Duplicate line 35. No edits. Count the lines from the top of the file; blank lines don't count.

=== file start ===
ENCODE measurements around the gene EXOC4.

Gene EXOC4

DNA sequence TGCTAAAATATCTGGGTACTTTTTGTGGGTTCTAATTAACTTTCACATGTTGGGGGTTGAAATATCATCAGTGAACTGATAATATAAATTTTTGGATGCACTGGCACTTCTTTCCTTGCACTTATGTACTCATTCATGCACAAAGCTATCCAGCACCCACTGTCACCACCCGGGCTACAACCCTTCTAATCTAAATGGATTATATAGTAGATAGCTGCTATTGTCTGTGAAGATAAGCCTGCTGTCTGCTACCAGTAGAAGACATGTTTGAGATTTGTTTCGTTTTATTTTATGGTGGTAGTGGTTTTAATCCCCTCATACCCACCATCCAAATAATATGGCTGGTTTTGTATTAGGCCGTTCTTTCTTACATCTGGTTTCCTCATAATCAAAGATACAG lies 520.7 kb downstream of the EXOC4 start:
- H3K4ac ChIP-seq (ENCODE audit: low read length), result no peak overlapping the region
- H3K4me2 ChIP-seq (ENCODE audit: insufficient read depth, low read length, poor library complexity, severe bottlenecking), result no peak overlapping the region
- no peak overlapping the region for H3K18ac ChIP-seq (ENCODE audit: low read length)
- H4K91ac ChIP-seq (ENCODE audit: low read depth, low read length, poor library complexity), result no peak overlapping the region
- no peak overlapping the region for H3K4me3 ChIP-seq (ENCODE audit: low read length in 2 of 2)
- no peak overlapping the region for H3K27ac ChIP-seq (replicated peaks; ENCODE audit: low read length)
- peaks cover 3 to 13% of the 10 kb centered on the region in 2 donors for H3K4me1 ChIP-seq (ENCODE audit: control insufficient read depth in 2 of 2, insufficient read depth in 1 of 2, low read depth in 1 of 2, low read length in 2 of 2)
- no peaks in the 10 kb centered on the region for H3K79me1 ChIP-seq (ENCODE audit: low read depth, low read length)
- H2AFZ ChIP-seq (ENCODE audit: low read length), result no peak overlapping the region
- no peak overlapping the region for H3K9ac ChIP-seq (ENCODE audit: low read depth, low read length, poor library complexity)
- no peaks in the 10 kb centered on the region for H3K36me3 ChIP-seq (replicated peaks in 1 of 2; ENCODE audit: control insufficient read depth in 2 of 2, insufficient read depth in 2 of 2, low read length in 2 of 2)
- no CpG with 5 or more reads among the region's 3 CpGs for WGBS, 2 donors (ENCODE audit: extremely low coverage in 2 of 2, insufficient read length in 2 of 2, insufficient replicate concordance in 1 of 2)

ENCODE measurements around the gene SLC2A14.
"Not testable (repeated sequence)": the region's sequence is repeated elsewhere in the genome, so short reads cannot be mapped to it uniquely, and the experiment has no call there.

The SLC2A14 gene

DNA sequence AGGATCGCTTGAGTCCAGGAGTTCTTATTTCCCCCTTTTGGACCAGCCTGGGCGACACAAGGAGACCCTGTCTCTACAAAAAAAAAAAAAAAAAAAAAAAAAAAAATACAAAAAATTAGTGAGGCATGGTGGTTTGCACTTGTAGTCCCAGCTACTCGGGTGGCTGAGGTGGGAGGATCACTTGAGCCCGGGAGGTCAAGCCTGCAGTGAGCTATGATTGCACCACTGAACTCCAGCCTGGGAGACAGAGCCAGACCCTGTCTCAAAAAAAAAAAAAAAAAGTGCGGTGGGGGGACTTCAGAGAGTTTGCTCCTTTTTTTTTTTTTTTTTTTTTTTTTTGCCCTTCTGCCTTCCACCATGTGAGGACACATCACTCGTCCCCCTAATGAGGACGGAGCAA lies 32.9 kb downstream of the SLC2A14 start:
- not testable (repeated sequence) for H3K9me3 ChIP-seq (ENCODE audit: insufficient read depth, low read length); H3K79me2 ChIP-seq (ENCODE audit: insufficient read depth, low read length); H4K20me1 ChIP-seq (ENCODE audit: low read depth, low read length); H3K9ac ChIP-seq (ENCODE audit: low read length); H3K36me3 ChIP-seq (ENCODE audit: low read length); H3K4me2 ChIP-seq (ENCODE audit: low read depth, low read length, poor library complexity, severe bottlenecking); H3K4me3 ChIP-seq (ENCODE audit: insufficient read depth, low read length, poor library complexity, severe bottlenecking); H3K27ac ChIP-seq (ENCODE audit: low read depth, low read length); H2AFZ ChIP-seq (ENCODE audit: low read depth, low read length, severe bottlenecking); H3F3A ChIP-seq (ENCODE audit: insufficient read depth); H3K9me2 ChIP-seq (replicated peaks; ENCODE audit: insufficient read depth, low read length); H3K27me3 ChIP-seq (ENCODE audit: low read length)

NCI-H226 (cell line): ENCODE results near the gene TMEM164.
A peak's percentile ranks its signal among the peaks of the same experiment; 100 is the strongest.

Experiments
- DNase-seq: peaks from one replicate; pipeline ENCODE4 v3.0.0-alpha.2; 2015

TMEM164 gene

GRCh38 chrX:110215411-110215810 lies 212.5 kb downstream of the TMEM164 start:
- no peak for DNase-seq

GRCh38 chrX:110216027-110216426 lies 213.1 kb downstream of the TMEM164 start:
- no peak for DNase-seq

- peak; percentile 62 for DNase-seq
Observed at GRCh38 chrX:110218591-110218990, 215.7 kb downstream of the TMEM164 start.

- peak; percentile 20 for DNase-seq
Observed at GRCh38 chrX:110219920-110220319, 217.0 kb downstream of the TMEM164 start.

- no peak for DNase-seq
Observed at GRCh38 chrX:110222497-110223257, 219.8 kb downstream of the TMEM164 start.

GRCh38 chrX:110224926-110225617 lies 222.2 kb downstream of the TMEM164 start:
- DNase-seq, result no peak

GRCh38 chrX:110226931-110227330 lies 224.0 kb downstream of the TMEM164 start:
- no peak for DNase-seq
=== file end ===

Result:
Observed at GRCh38 chrX:110222497-110223257, 219.8 kb downstream of the TMEM164 start.